If anything, having a child might lead an employer to believe that the employee will be more compliant and conservative and that they'll work harder and longer, perhaps for less.

aasmodeus said...

"of course". listen to me. Well, there are tons of other options too, like strong family support (if it exists and they live close enough), etc. It takes a village, yada yada yada.

dph said...

Sadly, the only conclusion I can come to about this is that there are some companies that are good and understand, and there are others who aren't.

The boss who said that they hoped the person who bought the house spends more money and needs the job more, therefore giving more is a self-centered ***hole.

Here's my 2 second test.

Does your employer seem more interested in butt hours put in then quality of work completed? Do they seem to understand that if you don't own the business, or have some other investment in the business, you don't have the same motivation to kill yourself over it?

There are some employers who are really good at hiring, training, and promoting quality people. In my experience, these employers are fine with mat leave, and flexible work hours.

YMMV and the industry you work in has a lot to do with it. I am not a pilot, so in the pilot world you may be stuck. I wonder what the situation is for a AC or WJ woman pilot?

D

Anonymous said...

Aviatrix

On another blog (Link below)
http://outer-marker.blogspot.com/
you posted a response to someone that was talking about his experience in a high performance aircraft. Your response to his post was:

"Aviatrix said...
How does a C182 qualify as high performance?

10/03/2005 10:50 AM"

Do you know what the classification for a High Performance Aircraft is?? Obviously not

"(according to 61.31)an aircraft with more than 200 horsepower is considered a High Performance Aircraft"

Last time I checked a Cessna 182 has 230 HP. So with your great knowledge and expertise what makes you think that a 182 is not a high performance aircraft?
http://skylane.cessna.com/spec_perf.chtml

Do your research before you begin to insult another persons experience.

Thanks for playing anyway!

-James Kenneth

Anoynmous said...

The trivial answer to this issue is obvious: become the employer. That's the most effective way I can think of to align the employer's policies with your own beliefs.



By the way, James, I don't understand what you're complaining about. Aviatrix asked a simple question, which you could have answered just as simply: In the United States, section 61.31 of the FAA regulations parenthetically defines a "high-performance airplane" as an airplane with an engine of more than 200 horsepower.

I certainly didn't interpret the question as denying or even challenging the fact; on the face of it, it is a legitimate request for information. As for insulting someone's knowledge and experience, you yourself might have been better off to have done enough research to discover that Aviatrix is Canadian and thus need not be censured for failing to know the minutia of US regulations.

dibabear said...

Hey James...go pee is someone else's pool. Why post an OT reply just to prove your Richard swings?

Aviatrix...dunno, I've never noticed much of the "he's serious/we're waiting for her to bolt" complex over my career. I've lost out two job promotions to women way back when. The first was due to seniority and the second...beats me as we were fairly equally qualified. I've lost out on far more opportunities because of the "old boy" network that I'm not a part of. Perspective, they say, depends on where you sit.

I work in a land where a new parent (mother or father, not both) get to take 3 years off when a child comes along. During that time their job is held for their return, they receive partial pay and health benes. I've watched several new mothers (and one new father) take the three years, return, work the minimum and do it again. On the other hand, I can't get a leave of absence for a year without pay or benes to finish my graduate degree. Such is life I guess.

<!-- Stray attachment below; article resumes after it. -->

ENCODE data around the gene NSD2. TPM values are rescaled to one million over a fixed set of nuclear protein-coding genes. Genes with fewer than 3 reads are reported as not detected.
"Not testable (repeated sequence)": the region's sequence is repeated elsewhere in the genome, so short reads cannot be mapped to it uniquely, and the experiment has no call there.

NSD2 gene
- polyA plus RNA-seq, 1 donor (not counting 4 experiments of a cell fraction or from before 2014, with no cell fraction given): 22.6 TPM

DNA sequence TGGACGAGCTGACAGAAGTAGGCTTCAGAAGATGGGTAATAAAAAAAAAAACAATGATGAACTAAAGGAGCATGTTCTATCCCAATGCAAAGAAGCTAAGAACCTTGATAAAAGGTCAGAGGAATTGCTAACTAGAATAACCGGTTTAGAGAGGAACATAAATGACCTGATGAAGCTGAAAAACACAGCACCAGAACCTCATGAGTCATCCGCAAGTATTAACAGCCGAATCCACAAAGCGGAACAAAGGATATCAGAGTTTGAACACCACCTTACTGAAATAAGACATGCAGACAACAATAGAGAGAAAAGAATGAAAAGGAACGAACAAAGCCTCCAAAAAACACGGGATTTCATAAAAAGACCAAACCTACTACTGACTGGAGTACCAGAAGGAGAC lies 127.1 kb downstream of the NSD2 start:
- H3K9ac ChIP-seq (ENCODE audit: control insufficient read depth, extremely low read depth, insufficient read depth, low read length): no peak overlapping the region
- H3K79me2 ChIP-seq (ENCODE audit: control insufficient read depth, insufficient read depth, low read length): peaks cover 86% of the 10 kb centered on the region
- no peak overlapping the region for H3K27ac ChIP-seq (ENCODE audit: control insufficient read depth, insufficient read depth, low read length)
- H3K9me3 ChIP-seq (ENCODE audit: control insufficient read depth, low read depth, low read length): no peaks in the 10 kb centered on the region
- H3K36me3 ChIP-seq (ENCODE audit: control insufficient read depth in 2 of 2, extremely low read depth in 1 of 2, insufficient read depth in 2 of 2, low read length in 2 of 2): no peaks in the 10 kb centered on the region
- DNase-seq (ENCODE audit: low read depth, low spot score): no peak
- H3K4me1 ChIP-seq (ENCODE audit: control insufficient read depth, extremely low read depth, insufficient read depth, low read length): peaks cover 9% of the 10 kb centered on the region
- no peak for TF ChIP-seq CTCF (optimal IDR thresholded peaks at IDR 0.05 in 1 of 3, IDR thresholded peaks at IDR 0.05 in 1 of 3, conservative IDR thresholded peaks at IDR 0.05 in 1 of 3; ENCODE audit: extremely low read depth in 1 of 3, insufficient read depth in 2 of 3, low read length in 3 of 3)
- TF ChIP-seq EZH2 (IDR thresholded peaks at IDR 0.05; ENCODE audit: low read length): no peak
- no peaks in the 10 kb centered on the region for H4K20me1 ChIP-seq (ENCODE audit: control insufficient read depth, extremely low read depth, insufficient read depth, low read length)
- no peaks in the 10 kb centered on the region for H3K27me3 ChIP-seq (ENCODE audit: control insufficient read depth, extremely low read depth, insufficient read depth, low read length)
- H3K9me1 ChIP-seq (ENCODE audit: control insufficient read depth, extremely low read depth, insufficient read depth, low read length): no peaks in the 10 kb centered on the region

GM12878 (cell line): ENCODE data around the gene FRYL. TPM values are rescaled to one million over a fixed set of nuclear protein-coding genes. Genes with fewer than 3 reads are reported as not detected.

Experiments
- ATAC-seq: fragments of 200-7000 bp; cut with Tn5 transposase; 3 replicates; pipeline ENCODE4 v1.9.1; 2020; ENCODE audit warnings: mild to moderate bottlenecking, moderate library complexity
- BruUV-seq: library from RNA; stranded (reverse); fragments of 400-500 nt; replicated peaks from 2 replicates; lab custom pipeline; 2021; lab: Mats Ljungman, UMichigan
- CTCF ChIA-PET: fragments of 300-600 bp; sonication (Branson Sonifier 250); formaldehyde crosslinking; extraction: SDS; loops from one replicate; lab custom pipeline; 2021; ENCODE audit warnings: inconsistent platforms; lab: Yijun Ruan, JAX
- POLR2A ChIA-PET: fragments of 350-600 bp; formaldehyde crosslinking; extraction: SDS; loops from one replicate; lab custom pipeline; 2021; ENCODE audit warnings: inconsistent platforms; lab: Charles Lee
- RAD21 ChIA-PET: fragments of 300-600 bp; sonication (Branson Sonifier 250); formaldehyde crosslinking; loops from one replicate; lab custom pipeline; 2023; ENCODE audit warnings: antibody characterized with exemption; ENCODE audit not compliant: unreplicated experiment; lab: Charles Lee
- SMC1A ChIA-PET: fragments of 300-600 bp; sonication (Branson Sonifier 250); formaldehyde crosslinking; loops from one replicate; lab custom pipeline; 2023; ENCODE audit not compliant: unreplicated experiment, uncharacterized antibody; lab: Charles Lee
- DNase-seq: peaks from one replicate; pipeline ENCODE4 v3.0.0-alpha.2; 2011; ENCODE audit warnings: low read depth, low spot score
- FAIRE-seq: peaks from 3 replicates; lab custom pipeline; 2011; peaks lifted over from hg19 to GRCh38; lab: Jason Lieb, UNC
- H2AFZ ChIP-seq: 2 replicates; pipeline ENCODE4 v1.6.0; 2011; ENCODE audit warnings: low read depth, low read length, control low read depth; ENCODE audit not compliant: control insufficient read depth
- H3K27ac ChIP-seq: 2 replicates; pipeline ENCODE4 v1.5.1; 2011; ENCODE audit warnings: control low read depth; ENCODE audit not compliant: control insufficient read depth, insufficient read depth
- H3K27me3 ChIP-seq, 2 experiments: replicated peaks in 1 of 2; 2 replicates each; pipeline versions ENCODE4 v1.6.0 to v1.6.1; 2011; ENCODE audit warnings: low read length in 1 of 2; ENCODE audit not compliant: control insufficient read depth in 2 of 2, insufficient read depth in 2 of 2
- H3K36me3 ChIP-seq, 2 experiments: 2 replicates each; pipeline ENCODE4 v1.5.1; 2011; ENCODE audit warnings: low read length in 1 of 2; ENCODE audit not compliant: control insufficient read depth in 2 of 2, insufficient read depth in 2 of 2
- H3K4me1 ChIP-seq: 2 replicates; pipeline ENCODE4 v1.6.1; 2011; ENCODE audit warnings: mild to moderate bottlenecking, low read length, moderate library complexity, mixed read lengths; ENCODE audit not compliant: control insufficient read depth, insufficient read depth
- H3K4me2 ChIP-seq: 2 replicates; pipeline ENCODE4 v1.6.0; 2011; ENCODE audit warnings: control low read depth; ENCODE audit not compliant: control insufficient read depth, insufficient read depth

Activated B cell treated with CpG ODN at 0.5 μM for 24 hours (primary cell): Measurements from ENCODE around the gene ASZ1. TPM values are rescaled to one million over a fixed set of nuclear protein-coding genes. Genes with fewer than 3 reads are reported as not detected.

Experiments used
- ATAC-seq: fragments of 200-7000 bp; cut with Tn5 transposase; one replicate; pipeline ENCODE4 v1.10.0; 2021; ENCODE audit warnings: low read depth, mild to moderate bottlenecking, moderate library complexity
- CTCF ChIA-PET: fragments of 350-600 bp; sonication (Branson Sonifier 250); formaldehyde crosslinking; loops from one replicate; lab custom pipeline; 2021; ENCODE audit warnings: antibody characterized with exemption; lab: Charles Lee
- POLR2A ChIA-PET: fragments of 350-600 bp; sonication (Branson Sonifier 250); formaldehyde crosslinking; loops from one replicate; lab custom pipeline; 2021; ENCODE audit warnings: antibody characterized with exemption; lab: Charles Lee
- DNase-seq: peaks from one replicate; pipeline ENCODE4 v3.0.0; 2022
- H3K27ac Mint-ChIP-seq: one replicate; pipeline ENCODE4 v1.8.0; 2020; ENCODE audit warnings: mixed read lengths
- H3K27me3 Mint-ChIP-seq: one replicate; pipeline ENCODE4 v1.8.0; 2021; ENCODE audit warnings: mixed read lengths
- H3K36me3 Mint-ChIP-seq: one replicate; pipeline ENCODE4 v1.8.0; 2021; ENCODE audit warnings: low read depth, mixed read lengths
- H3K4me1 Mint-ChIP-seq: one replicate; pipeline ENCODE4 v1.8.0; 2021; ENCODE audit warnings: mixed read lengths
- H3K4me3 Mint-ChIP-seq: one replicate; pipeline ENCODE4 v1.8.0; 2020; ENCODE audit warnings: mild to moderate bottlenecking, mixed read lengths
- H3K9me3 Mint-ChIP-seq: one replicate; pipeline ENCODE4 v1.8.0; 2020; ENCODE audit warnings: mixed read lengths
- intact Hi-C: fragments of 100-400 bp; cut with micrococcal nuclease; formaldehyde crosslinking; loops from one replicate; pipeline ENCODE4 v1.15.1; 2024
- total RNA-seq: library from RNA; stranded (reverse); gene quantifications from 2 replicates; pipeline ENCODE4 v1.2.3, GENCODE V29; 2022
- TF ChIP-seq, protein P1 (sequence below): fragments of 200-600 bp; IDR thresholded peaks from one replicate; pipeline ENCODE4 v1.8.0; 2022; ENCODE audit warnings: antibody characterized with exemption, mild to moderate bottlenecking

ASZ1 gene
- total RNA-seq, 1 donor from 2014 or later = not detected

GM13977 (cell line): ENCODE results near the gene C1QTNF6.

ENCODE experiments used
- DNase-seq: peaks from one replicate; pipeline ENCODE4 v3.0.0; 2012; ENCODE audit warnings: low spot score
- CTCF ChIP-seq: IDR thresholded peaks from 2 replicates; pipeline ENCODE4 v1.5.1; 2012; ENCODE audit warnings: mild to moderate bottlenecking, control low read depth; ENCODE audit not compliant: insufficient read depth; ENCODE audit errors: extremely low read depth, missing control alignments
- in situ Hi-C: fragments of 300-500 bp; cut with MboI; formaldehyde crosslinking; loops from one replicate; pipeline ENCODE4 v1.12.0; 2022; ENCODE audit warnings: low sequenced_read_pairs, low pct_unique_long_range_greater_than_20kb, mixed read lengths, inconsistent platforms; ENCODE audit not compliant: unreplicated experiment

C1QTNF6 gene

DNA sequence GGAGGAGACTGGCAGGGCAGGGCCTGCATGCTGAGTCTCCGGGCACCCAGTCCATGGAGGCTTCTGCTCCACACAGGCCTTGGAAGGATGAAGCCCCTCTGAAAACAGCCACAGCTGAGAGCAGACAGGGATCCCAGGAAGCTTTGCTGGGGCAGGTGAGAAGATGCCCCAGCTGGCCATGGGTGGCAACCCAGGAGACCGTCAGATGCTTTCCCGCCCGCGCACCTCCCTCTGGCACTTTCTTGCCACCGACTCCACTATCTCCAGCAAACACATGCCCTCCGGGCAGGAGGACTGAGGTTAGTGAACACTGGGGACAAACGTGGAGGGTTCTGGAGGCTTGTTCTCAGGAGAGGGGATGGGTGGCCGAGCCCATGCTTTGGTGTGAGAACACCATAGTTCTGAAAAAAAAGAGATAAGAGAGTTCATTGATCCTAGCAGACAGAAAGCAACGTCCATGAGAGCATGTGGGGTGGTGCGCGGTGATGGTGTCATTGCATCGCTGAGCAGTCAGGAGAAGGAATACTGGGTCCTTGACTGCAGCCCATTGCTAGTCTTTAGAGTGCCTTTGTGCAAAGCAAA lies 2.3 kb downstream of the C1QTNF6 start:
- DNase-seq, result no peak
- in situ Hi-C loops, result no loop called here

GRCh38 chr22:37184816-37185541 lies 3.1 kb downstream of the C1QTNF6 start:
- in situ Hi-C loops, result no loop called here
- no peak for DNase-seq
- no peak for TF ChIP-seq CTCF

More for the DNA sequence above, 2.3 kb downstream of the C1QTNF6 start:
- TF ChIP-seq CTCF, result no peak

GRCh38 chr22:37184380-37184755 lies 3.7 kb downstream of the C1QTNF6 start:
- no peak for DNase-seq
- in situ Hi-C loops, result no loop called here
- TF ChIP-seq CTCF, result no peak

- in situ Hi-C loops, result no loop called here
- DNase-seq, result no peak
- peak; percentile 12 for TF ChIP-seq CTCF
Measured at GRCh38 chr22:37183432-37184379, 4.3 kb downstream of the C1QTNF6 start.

Anonymous said...

Dear anonymous:

I appreciate the clarification for aviatrix. I am glad you knew exactly what she meant, because I obviously didn't. If indeed I misunderstood her tone, I apologize. However I will point out that a single line question such as hers might lead someone to believe that she was not being inquisitive, but rude. Have you ever left a response such as hers? In other words most short responses I see on blogs is: "great blog", "love your blog but I have a question?" etc. Didn't you also take the time to explain yourself to me in more than one sentence?

Thank you for pointing out Aviatrix' home. Was that possibly on her profile page?

By the way, if you havn't noticed Canada and America share a border; which means many Canadians come to America and many Americans go to Canada. Is the FAA not a benchmark for other countries?

Just something to think about.


-James Kenneth

Aviatrix said...

FAA regulations are used as a template for some countries that cannot afford their own air regulations, as are the British and Canadian ones.

In Canada a high performance aircraft has a stall speed 80 kts or greater and or a Vne of 250 kts or more. I knew high performance was based on horsepower in the US, but I thought it was higher. Does an American need a separate endorsement for every HP aircraft he flies, or a single endorsement for all? In a twin is that 200 hp per engine, or total?

I apologize if I appeared to malign the airplane. I have only ever flown C182s on floats, and trust me, "high performance" is not a phrase that comes to mind when you're trying to get one to come off the water.

TheSkylark said...

You, and many of your commentors, raise some interesting questions. While flying aircraft isn't my field, matters of maternity/paternity leave and fairness are important to many people.

Perhaps the 'playing field' would be more equalized if adoption were more normalized. I've never heard of anyone forced to take a leave of absence because they were adopting a child. Now, adoptive parents might have to take some time off if they adopt internationally and must go pick up their child.

Even adoptive parents who bring home infants probably don't have conversations like this:

She: "Honey? It's the third time tonight. Can't you go see what the baby wants?"

He: "Well, you're the one lactating--you get out of bed and feed the baby."